3. The knee as a candidate
We previously explained in other submissions to the CCRC why kneeling would not enable asphyxia and demonstrated the difficulty of exerting any pressure by kneeling over the patient and squeezing the knees together.
In this section we look more closely at the knee as the potential “blunt instrument” in this case. If Dr Shepherd is to be believed, the knee would need to have been bent to an acute angle (significantly less than 90 degrees) if kneeling had been involved in the application of pressure.
The kneecap is a bony protuberance when the knee is straight or partially flexed. However, when the knee is bent to less than about 80 degrees, the kneecap ceases to protrude and the surface of the knee becomes larger and smoother. This results in the knee losing its sharp appearance. This means that normal activities – such as supporting children and other objects between the legs – are undertaken without hurting the knee or the object itself. There is a bony protuberance (the top of the lower leg bone) which is used to rest weight on. However, this protuberance is in the wrong place to be applied laterally (by squeezing the legs together) and is also the wrong shape to have caused a bruise of uniform size (to protuberance would create a lozenge shaped bruise). .
The internal aspect of the knee and leg also change when flexed below 80 degrees. We have noted previously the appearance of a fleshy pad in bent legs (see Fig 1) which stops the inner knee coming into direct contact with objects. In addition, with the knee bent to this degree, several distinct ridges appear inside the knee beneath the skin.
Fig 1 – the fleshy pad on the inside of the flexed leg of a man with legs apart.ction of body Fleshy Pa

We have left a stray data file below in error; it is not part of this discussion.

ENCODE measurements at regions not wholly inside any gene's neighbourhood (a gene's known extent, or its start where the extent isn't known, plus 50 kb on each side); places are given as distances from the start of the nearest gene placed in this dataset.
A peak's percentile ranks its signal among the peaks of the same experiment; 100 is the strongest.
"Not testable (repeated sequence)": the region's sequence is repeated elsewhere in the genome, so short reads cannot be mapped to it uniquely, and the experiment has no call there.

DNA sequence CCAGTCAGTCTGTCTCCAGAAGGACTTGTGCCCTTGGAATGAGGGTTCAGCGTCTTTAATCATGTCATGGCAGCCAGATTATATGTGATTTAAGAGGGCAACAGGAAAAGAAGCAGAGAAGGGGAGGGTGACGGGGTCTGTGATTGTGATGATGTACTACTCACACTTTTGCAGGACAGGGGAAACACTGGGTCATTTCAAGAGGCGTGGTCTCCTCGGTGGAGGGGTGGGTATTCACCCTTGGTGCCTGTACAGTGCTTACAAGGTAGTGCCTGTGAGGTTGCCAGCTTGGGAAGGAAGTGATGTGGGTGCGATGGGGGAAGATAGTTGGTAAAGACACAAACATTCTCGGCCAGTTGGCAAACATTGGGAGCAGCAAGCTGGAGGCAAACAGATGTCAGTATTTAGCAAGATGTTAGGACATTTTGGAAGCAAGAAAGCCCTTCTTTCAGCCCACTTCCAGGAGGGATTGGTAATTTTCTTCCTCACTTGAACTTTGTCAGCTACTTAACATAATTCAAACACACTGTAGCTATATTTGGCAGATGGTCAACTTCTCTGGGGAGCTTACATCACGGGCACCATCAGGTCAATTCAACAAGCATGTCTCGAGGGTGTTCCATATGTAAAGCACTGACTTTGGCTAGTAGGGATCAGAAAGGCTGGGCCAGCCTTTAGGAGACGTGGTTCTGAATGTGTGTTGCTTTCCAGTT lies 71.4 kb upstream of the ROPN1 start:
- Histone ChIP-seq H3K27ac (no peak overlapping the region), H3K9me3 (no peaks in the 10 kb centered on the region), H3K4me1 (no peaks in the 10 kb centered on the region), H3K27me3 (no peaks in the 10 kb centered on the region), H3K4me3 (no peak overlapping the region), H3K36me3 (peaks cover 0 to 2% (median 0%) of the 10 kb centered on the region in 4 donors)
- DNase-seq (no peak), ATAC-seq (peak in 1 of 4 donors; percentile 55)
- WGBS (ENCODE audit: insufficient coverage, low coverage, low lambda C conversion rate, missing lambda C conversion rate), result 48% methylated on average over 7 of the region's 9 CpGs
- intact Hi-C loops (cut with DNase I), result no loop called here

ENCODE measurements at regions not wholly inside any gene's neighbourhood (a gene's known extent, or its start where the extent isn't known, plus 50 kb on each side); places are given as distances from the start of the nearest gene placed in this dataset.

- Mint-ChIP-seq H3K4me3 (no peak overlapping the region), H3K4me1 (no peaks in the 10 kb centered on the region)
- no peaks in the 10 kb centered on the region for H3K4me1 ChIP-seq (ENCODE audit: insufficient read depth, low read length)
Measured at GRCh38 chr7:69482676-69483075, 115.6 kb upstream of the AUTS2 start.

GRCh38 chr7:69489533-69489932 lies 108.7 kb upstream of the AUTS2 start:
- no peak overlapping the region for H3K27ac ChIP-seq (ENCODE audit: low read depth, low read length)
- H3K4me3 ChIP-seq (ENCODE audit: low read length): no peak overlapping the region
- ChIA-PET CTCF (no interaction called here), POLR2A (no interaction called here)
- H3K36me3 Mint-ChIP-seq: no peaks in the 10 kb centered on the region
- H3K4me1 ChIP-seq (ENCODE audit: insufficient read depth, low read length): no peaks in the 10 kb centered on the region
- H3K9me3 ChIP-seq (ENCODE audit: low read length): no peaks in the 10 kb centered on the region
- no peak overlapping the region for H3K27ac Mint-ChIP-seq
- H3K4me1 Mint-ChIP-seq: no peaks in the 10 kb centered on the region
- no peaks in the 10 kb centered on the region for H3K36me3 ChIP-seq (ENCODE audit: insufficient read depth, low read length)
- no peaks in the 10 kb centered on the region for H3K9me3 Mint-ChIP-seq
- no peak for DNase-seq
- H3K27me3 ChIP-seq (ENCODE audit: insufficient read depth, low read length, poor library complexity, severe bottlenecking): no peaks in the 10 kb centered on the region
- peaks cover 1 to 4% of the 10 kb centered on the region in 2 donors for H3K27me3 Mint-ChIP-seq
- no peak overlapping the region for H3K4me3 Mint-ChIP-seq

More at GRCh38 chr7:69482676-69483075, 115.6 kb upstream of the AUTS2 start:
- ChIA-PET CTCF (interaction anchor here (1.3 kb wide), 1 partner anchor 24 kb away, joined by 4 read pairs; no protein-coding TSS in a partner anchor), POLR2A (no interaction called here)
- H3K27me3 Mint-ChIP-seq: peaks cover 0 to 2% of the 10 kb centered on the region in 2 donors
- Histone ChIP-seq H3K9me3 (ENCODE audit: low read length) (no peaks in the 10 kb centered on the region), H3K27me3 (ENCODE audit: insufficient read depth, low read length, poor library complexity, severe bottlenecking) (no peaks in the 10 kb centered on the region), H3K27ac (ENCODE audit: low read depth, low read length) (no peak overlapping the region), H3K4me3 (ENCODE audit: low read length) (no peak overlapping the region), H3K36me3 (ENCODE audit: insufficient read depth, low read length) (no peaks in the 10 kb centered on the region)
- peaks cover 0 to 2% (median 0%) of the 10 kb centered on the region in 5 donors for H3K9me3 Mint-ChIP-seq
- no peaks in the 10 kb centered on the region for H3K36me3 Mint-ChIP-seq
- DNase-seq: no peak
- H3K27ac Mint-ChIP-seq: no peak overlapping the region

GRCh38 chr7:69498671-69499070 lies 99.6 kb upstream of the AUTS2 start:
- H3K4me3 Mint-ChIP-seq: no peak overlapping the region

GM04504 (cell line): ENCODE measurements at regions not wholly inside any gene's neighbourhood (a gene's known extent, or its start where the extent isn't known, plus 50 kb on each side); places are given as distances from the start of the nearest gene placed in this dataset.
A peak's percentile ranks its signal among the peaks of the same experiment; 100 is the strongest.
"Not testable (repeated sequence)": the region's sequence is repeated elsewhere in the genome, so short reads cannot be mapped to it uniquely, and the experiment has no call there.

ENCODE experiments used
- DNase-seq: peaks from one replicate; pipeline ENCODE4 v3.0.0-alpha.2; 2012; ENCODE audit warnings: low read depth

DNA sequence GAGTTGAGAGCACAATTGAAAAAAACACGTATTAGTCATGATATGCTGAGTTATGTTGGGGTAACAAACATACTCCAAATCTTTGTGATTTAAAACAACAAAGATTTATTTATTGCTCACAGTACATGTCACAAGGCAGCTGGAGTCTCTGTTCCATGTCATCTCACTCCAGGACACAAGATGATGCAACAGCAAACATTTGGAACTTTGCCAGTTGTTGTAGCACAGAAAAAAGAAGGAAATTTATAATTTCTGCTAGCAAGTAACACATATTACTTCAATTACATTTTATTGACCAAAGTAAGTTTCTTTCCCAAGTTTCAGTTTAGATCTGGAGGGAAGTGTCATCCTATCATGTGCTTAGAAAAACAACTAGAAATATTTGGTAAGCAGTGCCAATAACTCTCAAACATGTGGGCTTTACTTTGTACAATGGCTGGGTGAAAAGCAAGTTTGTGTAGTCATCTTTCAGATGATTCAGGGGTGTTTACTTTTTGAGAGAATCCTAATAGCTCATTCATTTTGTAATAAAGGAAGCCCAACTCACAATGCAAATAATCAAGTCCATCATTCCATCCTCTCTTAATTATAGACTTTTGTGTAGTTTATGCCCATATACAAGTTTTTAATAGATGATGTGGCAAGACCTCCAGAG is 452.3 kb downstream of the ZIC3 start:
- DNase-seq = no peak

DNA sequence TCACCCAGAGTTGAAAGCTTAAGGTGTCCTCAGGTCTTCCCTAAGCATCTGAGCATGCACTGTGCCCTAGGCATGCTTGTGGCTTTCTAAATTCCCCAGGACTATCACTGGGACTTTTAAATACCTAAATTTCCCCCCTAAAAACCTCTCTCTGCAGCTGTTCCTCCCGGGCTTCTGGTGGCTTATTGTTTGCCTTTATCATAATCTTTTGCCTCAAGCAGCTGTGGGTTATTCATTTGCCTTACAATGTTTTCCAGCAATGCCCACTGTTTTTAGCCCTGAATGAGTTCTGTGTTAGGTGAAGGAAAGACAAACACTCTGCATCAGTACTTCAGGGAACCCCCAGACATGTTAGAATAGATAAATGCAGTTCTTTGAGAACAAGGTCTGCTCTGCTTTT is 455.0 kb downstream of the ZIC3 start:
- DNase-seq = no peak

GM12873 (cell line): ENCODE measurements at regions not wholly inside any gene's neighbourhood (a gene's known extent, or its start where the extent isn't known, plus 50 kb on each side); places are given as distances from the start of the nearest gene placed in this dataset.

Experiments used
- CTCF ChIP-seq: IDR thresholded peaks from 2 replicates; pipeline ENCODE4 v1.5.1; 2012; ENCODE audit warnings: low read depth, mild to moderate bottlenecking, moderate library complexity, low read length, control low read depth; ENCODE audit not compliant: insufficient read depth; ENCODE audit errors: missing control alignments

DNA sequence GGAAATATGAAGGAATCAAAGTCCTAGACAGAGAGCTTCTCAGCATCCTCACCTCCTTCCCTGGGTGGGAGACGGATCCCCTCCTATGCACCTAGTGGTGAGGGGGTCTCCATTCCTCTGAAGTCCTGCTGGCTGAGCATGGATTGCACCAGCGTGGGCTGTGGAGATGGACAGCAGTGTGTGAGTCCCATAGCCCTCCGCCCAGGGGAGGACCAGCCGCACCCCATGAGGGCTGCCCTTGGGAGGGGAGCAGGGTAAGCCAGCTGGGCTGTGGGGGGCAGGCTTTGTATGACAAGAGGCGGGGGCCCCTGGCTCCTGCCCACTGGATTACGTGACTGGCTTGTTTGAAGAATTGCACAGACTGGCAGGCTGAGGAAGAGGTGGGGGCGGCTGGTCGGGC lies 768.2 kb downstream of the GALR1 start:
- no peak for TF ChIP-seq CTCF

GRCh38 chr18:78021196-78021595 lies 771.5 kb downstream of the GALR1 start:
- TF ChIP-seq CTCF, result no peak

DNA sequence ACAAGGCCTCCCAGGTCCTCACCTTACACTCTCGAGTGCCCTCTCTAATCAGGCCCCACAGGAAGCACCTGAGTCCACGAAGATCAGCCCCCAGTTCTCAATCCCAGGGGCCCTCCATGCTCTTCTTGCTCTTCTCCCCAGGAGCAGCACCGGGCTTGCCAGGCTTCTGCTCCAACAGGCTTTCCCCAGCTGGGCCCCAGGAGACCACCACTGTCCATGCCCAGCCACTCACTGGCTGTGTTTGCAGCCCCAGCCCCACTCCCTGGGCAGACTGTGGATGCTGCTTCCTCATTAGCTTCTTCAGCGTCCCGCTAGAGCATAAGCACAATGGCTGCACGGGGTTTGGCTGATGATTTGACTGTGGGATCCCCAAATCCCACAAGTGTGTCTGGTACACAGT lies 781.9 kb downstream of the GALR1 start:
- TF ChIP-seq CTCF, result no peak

d created b
A smooth rounded profile for the front and base of the knee, with a total “contact” area of around 10cm square (Fig 2)
A bumpy internal aspect of the knee with the three ridges noted, again with a total “contact” area of around 10cm square (Fig 3)
Fig 2. Horizontal size of flexed knee around 10cm.
Fig 3 Vertical internal size of flexed knee around 10cm.
We suggest that it would be extremely unusual for a knee with a diameter of 10cm square and, according to Dr Shepherd, exerting considerable force at the time to create a bruise 6cm square, in other words less than its own diameter. The internal aspect of the knee (which Dr Shepherd seemed to prefer as the “blunt object”) has distinct bumps beneath the skin. Even if the inner knee had been able to be brought to bear on Mr Hardie (see our previous submissions for rebuttal) it would seem likely that these ridges would create specific marks or deeper bruising within the overall bruised area, particularly if, according to Dr Shepherd, the bruising had been inflicted at or near the point of death  and with considerable force, two or more distinct marks within the bruise would probably have been visible. Again, the internal size of the knee is too large to create a bruise 6cm x 6cm.
Finally, although Dr Shepherd was again imprecise on time, he suggested that asphyxiation could take place fairly quickly. In practice, we would expect that:
Any asphyxial act leading to death would take a minimum of two minutes and probably significantly longer (Hare in 1828 estimated between ten and fifteen minutes).
Even if the victim had been at or in an unconscious state at the start of the act, we maintain that – through conscious or involuntary action – the victim would offer some resistance/movement against the lethal force being applied.
If, as alleged, the attack was meant to fix the chest and prevent breathing,  we believe the victim would continue to try to breathe and that there would also be movements of the ribs against the knee.
Together these three factors would lead to significant movement of the skin and ribs beneath the knee. This we believe would serve to both increase the size of the bruised area well beyond 10cm and also tend to “smear” the bruising, with a strong central mark and lesser marks radiating from the core. This is not what was observed/reported in court.
We believe these conclusions on likely size and formation of bruises inflicted by knee pressure could be tested and validated in medically supervised reconstruction, if required.
Overall, therefore, the knee is a very poor candidate for inflicting the bruise reported because it would tend to create a larger bruise than that found, might show colour variation if the internal ribbed aspect was used, and would tend to create a bruise with smeared rather than uniform edges.